Why the Super Bowl's location matters: Local ties still bind corporations
If you're a small charity looking for some corporate largesse, pegging your ask to a big morale-boosting event planned for your community may help seal the deal, suggests a new study on corporate giving.
The paper found that corporate philanthropy spikes upward during "mega-events" such as the Olympics, the Super Bowl, or even political conventions. The finding goes against previous research that says corporate giving tends to stay stable.
"For non-profit managers, it suggests that one potentially reasonable strategy might be to tie some of their efforts in fundraising and building local corporate relationships to these mega-events," says András Tilcsik, an assistant professor of strategic management at the Rotman School of Management at the University of Toronto, who co-wrote the study with Christopher Marquis, an associate professor at Harvard Business School.
The paper also found that corporate giving can dramatically increase during times of local natural disasters. The findings on the impact of mega-events and disasters underline that, despite the belief that most major corporations act globally, they are also affected by what is happening in the communities where they are headquartered, and where many of their executive staff live.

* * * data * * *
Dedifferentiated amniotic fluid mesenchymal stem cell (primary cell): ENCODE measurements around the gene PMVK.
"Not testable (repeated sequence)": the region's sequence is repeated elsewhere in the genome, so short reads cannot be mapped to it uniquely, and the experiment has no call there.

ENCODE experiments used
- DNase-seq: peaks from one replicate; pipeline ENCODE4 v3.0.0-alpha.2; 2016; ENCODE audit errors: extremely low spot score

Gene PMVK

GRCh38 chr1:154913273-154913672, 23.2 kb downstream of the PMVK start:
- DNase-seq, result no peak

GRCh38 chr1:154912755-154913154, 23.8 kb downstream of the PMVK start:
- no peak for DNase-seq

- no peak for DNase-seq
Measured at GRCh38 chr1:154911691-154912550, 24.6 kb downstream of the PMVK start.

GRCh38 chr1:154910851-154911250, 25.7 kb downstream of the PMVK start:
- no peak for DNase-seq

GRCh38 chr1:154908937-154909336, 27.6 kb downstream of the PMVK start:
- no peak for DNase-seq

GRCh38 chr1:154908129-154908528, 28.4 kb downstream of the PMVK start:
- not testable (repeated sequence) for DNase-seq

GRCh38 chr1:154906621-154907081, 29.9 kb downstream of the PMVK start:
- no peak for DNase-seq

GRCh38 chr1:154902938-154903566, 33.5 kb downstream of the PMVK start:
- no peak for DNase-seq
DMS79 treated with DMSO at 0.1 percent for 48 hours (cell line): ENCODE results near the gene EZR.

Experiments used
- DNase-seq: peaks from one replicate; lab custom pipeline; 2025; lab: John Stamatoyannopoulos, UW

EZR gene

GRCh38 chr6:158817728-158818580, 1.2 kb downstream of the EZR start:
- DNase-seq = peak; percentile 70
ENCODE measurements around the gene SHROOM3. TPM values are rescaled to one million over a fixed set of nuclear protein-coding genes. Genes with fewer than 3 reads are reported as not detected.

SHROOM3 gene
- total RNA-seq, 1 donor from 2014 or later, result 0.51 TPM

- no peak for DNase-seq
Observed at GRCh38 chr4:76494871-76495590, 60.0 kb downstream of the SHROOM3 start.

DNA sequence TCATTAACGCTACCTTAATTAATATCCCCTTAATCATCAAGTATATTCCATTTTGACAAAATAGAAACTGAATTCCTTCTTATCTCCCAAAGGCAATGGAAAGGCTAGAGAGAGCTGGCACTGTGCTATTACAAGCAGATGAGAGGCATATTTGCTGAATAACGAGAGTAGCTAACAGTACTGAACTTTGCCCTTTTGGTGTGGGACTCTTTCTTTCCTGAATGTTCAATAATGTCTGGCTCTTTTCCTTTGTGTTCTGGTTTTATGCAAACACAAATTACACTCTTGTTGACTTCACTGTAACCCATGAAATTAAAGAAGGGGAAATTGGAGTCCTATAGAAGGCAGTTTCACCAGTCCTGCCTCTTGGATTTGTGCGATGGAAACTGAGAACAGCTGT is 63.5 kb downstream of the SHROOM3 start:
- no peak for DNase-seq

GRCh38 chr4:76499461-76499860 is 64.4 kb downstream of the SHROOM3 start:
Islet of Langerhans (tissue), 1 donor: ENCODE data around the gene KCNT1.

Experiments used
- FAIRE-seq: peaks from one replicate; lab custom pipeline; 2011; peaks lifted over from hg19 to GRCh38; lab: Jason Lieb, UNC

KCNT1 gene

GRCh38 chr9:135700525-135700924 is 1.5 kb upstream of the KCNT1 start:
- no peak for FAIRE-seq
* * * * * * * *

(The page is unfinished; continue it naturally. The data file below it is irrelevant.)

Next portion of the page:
"Communities still really matter, even in this global age," says Prof. Tilcsik.
The researchers based their conclusions on analysis of data on the charitable giving of locally-headquartered Fortune 1000 firms between 1980 and 2006.
Charitable giving during times of natural disasters depended on how severe the damage was. Serious disasters saw a drop in charitable giving, whereas smaller-scale events increased giving.
Prof. Tilcsik says one explanation for the difference may be that during major disasters other forms of support, such as government aid, step in to help out with local needs. As well, local non-profits that ordinarily would be targeted for giving by corporations may be so negatively affected themselves—such as through the displacement of their own staff and board members—that they may not be able to receive donations or carry out their normal work.
The study was recently published in Administrative Science Quarterly.